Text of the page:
It might be time to rethink fertility treatment.
Here’s the scoop: scientists at Northwestern University 3D printed a functional ovary out of Jello-like material and living cells. When implanted into mice that had their ovaries removed, the moms regained their monthly cycle and gave birth to healthy pups.
The scientists presented their results last week at the Endocrine Society’s annual meeting in Boston.
Although the study was done in mice, “we developed this implant with downstream human applications in mind,” says lead author Dr. Monica Laronda in a press release.
If successful in humans, the prosthetic would be able to extend the female reproductive lifespan by decades. What’s more, it may also help restore fertility and hormone function in women who can’t have kids due to ovarian issues.
According to the CDC, 1.5 million women in the US are infertile. The causes are many, but roughly a quarter of all cases are due to irregular or abnormal function of the ovaries.
The ovaries are central organs for female reproduction because they release eggs that, once fertilized, develop into embryos. The ovaries also act like conductors, releasing hormones that orchestrate the entire reproductive system to function as one dynamic unit to sustain fertility.
It’s a highly complex and fragile system that sometimes goes awry.
Age is a big factor. Although increasingly couples are waiting longer to have kids, it becomes much harder for women to get pregnant past the age of 35. Most scientists currently believe that women are born with all the eggs that they will ever produce (although recent research suggests otherwise).
With age, the quality of the eggs declines and may result in higher chances of acquiring random genetic mutations. The ovary milieu — a niche of hormone-releasing cells and other structures that help nurture the eggs — also begins to decay, making it harder for ovaries to release eggs on schedule.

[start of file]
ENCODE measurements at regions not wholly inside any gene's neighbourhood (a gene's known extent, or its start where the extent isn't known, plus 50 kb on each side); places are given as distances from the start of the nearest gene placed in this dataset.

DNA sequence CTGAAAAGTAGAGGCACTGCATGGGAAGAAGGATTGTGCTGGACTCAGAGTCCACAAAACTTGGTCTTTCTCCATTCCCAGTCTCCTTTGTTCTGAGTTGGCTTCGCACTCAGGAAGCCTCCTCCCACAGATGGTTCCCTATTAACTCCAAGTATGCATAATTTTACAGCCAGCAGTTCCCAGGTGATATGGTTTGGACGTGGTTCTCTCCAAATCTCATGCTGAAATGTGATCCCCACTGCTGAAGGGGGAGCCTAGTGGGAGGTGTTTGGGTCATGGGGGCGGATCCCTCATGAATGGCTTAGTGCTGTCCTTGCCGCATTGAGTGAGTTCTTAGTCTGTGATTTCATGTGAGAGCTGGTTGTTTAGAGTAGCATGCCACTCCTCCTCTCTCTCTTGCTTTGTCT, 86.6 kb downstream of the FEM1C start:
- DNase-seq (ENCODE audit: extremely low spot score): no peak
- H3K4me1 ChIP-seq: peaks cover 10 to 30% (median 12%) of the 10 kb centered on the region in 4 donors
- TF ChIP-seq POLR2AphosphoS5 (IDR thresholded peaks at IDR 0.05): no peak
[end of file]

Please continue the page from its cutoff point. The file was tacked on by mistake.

Childhood cancer is another big factor.
Chemotherapy drugs often damage a dividing cell’s DNA, which kills off cancer cells but also harms egg cells and increases the chance of infertility.
“One of the biggest concerns for patients diagnosed with cancer is how the treatment may affect their fertility and hormone health,” says Laronda.
We hope that the prosthetic implant helps to restore their quality of life, she says.
In order for the implant to properly work, it needs three things: immature egg cells (called “oocytes”), hormone-releasing cells that support oocytes, and a flexible but rigid enough scaffold that can support the growth of both cell types.
To generate the scaffold, scientists turned to gelatin, a glutinous biomaterial derived from the skin of animals. (It’s also the main ingredient of Jell-O.) Rather than recreating the entire complex structure of an ovary, the team took a minimalistic approach: using 3D printing, they generated scaffolds of different sizes and shapes to see which configuration works best.
Using immortalized human cells, Laronda and team found that the best structure had crisscrossing struts. The design probably worked best because it has multiple anchor points for cells to latch onto and also has a sufficient amount of space for oocytes to grow, explained the team.